The 21st Sea Turtle Symposium is now a memory and a mixed-bag. Its theme was "Coming of Age" and indeed, it did. For me it was the Symposium where I came to view people differently. As with every other Symposium it was an opportunity to build new bridges, rekindle old friendships and hang out with "kin."
The annual Symposium is the meeting place of the world's sea turtle experts. It is a once-a-year opportunity to see so many champion biologists and conservationists all under one roof. Turtle Lords and Lordettes, PhD's, Movers-and-Shakers, the Great-Unwashed Turtle Huggers--all converge for a week of Turtle Talk.
A week of "lights."
At the end of each Symposium in the past, I witnessed lights having shone brighter than the year before. Not this time--for me there was disillusionment. For me there was a Coming of Age. I discovered that lights dim and tarnish. And a few wink out completely.
Still. There was much to celebrate and that is the focus of this report. About coming out better than when you arrived--about learning and growing.
I've struggled to find the one image that would say it all--convey what I experienced in Philadelphia and that odd odd Symposium.
And here it is--selected exclusively because I can't shake this image from my head. Dr. Nicholas Mrosovsky speaks while George Balazs (fighting off jetlag) listens intently. If it were a painting I'd call it "STARK CONTRAST."
And free of this image, I can now offer the rest of our photo album.
Click on the images on the left for a larger version.
|Dr. Alberto Abreu Grobois, President of the Marine Turtle Specialist Group (MTSG) ensures his PowerPoint presentation is set to go.|
|Dr. Rod Kennett answers a question from the audience after presenting his paper. Dr. Brendan Godley, session chair, checks his programme list for the next speaker.|
|Dr. Eng-Heng Chan of the Malaysian Sea Turtle Research Unit (SEATRU) presents her paper.|
|Charlie Manolis, Chief Scientist for Wildlife Management International representing Japan and Cuba. It was good to see Charlie again.|
|J Nichols once again shines brightly at this year's Symposium, giving an oral on the turtles of Baja.|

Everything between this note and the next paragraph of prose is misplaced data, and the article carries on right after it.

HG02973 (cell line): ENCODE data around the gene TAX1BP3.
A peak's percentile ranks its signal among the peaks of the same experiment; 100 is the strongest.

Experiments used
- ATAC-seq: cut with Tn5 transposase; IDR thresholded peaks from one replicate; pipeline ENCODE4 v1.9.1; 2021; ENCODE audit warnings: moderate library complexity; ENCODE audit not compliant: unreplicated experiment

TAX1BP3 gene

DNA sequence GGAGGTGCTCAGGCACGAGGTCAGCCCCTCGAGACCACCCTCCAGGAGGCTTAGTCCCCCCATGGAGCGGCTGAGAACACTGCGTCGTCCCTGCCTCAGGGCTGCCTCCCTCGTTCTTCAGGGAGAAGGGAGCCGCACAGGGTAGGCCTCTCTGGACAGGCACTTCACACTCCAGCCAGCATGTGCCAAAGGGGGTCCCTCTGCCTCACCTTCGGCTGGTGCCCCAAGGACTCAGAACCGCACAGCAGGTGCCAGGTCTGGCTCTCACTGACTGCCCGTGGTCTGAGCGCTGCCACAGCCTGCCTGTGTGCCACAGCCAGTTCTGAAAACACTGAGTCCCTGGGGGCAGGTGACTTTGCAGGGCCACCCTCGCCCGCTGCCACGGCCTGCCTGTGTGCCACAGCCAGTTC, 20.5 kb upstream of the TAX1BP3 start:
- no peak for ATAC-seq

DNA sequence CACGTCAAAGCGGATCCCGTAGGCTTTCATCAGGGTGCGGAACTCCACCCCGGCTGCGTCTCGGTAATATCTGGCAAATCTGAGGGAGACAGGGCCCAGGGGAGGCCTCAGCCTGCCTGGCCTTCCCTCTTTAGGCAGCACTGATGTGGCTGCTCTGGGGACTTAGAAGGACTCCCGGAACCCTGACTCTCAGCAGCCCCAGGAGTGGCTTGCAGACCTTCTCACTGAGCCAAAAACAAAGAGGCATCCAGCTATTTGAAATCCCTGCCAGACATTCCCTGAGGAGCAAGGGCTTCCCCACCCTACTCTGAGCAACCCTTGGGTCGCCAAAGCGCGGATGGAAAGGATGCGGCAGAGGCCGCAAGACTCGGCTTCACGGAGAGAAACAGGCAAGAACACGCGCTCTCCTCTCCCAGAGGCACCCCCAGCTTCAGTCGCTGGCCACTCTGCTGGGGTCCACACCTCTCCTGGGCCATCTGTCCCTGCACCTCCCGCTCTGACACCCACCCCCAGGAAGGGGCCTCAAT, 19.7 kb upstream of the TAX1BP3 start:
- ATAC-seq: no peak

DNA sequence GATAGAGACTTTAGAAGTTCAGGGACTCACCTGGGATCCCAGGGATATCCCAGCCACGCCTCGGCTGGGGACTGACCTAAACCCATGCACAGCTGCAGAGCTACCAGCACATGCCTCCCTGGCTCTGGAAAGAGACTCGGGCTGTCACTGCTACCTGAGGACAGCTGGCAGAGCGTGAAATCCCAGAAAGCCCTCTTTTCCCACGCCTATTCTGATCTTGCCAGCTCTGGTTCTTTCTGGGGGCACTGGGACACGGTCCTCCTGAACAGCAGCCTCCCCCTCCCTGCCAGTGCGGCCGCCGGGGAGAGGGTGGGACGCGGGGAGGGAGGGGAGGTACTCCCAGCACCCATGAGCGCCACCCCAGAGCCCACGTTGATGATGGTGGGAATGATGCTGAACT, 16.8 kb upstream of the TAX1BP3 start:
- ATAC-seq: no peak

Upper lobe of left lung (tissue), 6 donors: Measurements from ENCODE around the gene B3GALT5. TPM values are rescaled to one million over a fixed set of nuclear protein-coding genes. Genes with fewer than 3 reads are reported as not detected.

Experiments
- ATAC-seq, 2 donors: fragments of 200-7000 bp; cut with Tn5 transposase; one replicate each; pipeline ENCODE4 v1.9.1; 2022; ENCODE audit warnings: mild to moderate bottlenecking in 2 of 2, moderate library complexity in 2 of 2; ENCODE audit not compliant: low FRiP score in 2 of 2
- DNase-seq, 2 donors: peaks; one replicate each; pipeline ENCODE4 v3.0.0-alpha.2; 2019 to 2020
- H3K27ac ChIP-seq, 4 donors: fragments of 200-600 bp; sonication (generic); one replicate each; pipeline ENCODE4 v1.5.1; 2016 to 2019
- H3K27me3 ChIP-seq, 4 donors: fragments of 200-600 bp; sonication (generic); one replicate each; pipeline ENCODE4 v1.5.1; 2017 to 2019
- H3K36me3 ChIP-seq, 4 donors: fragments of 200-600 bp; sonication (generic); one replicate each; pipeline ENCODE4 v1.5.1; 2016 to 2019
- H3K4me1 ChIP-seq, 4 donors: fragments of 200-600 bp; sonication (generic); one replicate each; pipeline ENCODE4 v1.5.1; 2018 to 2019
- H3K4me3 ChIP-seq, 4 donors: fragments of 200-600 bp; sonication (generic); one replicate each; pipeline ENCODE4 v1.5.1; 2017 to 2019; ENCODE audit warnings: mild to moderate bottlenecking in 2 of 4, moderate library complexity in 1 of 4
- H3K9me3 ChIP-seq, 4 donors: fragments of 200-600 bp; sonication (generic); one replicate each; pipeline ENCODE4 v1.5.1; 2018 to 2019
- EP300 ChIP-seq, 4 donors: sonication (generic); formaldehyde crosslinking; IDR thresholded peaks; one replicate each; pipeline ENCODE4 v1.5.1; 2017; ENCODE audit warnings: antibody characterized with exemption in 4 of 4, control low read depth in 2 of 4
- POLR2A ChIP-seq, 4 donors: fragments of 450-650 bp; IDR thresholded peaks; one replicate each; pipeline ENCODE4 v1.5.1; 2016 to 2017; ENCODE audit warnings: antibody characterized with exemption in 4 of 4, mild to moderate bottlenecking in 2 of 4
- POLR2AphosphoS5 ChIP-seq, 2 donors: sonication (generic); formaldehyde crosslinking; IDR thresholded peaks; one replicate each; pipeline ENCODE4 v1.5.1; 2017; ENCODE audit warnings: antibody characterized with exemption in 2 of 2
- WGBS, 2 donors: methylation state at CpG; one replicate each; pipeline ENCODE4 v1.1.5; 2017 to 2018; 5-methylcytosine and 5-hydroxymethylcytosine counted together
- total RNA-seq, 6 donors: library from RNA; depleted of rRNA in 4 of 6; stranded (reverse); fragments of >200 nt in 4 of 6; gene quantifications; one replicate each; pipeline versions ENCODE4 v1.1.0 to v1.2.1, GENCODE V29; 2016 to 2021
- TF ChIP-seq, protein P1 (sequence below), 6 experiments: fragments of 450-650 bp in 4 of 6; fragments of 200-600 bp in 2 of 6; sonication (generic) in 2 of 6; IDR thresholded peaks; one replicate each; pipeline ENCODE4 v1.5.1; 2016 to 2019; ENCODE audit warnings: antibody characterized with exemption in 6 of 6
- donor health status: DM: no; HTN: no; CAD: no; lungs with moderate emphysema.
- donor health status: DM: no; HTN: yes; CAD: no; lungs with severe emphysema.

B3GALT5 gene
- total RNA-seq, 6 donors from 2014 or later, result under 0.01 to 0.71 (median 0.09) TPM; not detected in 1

|Dr. Dimitris Margaritoulis of the Sea Turtle Protection Society of Greece reports on the conservation efforts in his area.|
|Canada does have sea turtle researchers, and the cold waters off our Maritime provinces are the foraging grounds of King Leatherbacks. Michael James speaks eloquently on their behalf.|
|Dr. Peter Pritchard was there. Here he offers some insight at Wednesday's MTSG meeting as Dr. Anders Rhodin and Michael White look on.|
|A marvellous sight. A standing-room-only crowd sitting on the floor for a talk on leatherbacks by Dr. Scott Eckert. It reminded Peter and me of the Sixties peaceful sit-ins--minus the sweet smell in the air, mind you.|
|Good friends! Sandra Sly and Jean Beasley of The Karen Beasley Sea Turtle Rescue and Rehabilitation Center.|
|I learned a lot from Dr. Wyneken's talk but she did provide me with one conclusion that I'm proud to say I already figured out for myself!|
|I missed the session on Migratory Species Treaties and stuff, so Peter videotaped it. Imagine my delight at the irony in this image. Matthew Godfrey and Ron Orenstein face off: two Canadians as they debate the finer points of sea turtle conservation.|
|Ron Orenstein during Wednesday's meeting of the Marine Turtle Specialist Group. Colin Limpus looks on. Ron lives within a five minute drive from us and is essentially a "neighbour." We believe this makes Mississauga a hotbed of sea turtle activism in Ontario. The odd thing is we had to go to Philadelphia to meet Ron Orenstein!|
|I learned that if Colin Limpus has a problem with his PowerPoint presentation he will stick around until it's fixed. Also, he leaves nothing to chance and checks every slide. I watched fascinated by the process.|
|If images themselves can be favourite souvenirs then this one ranks second. Peter and Dr. Limpus problem-solving PowerPoint. Yessir, AV is a cool place to hang out!|
Symposia are intense events, so MANY presentations, workshops, seminars, discussions that your brain gets full. By the end you're all turtled-out.
And that's when the MTSG meeting is. Speakers came and went providing reports on their ocean area. It was about this time I realized I hadn't a single image of George Balazs (NMFS Honolulu) so I moved to the front and angled myself into position.
And then I watched the room and the sea turtle people. When you get turned on to observing sea turtles you just don't ever really stop observing. You just kind of naturally do it. And because our paper this year was about turtle eyes, I zeroed in on the eyes of the sea turtle people.
I scanned the room fascinated.
Jack Frazier shone brightly.
Karen Eckert's eyes shone with dedication and purpose.
Colin Limpus--eyes fiery with intellect and vision.
Jack Musick and Marydele Donnelly--eyes on the future.
Laura Sarti--eyes that miss nothing.
Which leads to my favourite image, from Wednesday morning's meeting of the Marine Turtle Specialist Group (MTSG): the last pair of eyes. Eyes that have watched over Hawaii's sea turtles for almost thirty years now. And on this Philadelphia morning the brain behind those eyes was fighting off jetlag--a five hour time difference. The eyes should be closed and asleep. Instead, George was busy taking notes.
George Balazs--eyes ever vigilant.
For Peter's comments, see Turtle Happenings.
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